Project Kingfish is a science initiative led by the SIMS in collaboration with Macquarie University, UNSW and NSW Department of Primary Industries. 

The project aims to satellite track movements of mature-sized yellowtail kingfish (>83 cm fork length) to fill current knowledge gaps about their regional movements, habitat use and connectivity, and gain insights into where the east Australian stock may be spawning and recruiting to the coast. To achieve success in this ambitious project, the research team will be partnering up with experienced anglers over the next two years to find, catch and tag suitable fish in various locations off the NSW coast as well as offshore seamounts/islands and other sites of relevance to the stock.

The first satellite tag was recently deployed on a 125 cm kingfish in the waters off Norfolk Island by Project Kingfish collaborator Dr Thomas Clarke and experienced local angler Scotty Greenwood. The tag is very much like a minicomputer. It will log data on swimming depth, activity (via acceleration logged in 3 dimensions), sea temperature and light levels (used to reconstruct the movement track) but won’t report back until it detaches from the fish and floats to the surface a few months later. Once at the surface, the recorded data stream to passing satellites and are then relayed to the research team for analysing the fish’s movements.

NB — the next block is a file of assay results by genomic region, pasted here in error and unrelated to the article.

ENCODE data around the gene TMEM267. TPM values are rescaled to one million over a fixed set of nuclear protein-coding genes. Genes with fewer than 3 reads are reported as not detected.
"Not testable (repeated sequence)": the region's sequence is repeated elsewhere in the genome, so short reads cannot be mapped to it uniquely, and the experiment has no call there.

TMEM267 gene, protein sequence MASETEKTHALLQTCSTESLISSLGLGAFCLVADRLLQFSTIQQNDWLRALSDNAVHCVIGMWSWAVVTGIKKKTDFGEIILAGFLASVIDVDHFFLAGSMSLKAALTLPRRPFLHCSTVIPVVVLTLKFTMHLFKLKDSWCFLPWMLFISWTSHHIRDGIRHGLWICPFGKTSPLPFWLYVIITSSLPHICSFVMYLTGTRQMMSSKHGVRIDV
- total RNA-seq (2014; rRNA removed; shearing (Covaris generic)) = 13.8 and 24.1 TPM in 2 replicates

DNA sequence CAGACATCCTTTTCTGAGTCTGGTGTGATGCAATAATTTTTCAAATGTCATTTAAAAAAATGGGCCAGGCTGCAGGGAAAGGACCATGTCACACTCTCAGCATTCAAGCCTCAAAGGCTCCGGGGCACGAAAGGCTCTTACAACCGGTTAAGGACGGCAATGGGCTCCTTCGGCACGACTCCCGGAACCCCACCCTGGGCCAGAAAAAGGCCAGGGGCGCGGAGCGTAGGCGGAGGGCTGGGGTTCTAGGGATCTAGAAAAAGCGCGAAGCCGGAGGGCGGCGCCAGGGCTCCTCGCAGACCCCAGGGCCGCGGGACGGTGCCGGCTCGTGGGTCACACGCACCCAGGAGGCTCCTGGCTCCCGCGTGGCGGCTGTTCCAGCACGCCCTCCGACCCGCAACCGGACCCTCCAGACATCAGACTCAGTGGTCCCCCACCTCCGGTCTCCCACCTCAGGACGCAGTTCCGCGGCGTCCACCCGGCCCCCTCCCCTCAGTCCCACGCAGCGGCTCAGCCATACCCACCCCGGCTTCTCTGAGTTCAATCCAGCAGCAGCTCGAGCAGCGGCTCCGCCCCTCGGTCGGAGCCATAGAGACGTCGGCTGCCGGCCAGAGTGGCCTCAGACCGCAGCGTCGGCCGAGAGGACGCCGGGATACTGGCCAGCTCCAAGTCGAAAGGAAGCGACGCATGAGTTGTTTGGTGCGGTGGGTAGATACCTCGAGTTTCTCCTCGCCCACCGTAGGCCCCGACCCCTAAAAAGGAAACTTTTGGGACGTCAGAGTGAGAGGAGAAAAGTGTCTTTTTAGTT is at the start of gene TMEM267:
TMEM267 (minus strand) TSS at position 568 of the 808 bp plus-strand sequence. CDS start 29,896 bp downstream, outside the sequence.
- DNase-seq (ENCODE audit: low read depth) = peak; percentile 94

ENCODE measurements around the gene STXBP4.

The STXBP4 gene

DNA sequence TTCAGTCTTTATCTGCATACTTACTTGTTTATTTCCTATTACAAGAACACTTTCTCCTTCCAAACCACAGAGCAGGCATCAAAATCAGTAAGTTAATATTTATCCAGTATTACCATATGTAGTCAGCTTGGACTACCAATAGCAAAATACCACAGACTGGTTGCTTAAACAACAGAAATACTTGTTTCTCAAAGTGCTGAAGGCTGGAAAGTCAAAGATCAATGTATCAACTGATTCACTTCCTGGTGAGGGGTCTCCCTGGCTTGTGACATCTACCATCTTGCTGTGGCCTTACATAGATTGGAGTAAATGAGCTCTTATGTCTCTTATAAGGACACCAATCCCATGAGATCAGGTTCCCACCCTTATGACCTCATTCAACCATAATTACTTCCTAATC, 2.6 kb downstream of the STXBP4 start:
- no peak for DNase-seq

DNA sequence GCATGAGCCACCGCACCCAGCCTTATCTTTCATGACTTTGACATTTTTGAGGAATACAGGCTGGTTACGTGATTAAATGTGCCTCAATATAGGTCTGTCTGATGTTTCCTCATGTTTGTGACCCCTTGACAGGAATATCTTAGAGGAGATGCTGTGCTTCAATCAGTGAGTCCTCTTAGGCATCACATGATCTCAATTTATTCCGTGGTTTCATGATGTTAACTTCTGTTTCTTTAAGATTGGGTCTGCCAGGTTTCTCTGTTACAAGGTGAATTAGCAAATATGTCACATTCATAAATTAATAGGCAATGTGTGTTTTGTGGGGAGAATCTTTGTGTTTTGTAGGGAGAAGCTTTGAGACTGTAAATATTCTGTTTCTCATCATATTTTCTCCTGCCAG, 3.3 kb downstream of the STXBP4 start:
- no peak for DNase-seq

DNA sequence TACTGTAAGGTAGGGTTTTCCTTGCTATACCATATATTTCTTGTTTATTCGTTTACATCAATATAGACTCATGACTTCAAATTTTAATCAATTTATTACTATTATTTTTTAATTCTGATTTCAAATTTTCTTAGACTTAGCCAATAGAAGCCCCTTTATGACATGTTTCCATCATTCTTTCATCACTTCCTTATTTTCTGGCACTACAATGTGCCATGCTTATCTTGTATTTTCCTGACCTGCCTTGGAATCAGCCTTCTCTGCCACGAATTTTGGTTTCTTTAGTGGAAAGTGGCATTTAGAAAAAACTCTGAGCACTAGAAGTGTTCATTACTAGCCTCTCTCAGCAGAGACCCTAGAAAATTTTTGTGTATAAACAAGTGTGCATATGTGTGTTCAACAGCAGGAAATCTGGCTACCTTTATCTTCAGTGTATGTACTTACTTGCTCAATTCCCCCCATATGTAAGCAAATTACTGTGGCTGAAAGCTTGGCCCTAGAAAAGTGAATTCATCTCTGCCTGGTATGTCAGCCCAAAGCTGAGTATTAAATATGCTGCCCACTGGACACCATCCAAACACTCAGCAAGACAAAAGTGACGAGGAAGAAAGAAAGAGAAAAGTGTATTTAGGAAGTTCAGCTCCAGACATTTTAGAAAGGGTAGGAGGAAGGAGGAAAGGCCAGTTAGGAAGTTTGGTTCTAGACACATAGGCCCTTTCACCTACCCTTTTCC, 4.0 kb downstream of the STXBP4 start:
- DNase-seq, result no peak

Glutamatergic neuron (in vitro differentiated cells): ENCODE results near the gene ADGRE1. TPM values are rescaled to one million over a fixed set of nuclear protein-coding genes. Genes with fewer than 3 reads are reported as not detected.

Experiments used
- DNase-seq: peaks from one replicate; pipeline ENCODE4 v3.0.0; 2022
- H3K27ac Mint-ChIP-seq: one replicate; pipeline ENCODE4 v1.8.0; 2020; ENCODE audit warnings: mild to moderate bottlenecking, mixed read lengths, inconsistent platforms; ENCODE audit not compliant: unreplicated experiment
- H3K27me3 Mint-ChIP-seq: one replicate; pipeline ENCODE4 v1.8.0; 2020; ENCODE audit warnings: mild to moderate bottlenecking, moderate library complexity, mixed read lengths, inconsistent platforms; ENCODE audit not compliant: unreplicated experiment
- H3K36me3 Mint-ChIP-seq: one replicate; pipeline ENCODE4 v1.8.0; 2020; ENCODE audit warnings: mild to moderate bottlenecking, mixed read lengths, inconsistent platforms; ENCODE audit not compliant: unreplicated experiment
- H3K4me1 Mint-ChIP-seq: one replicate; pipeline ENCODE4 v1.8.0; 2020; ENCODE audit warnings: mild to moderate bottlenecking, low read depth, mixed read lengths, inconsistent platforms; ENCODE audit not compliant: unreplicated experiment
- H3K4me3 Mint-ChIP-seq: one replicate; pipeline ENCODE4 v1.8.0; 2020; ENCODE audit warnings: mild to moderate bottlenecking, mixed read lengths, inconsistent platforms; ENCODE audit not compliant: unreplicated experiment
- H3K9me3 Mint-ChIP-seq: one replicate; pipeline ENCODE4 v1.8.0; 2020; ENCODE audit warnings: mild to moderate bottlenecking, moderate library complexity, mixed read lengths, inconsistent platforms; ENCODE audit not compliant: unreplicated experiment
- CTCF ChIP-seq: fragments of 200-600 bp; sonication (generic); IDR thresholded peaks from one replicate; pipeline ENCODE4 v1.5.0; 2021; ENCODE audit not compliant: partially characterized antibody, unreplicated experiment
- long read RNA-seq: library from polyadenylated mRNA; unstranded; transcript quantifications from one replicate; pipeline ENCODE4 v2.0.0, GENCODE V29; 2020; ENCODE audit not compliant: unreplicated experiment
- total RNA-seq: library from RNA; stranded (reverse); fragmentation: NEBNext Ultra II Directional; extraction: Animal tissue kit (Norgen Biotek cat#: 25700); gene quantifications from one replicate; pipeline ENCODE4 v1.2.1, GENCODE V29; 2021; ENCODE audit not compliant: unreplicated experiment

The data generated are expected to enhance current understanding of the stock. Once more fish have been tagged, these data should enable the team to explore patterns of kingfish connectivity between coastal/offshore waters and other states, seasonality in regional movements as well as identifying potential spawning sites.


We’ll keep you updated on this exciting new project as news become available. Meantime, follow the Project Kingfish page here for more updates. This project is receiving funds from the NSW Recreational Fishing Trust.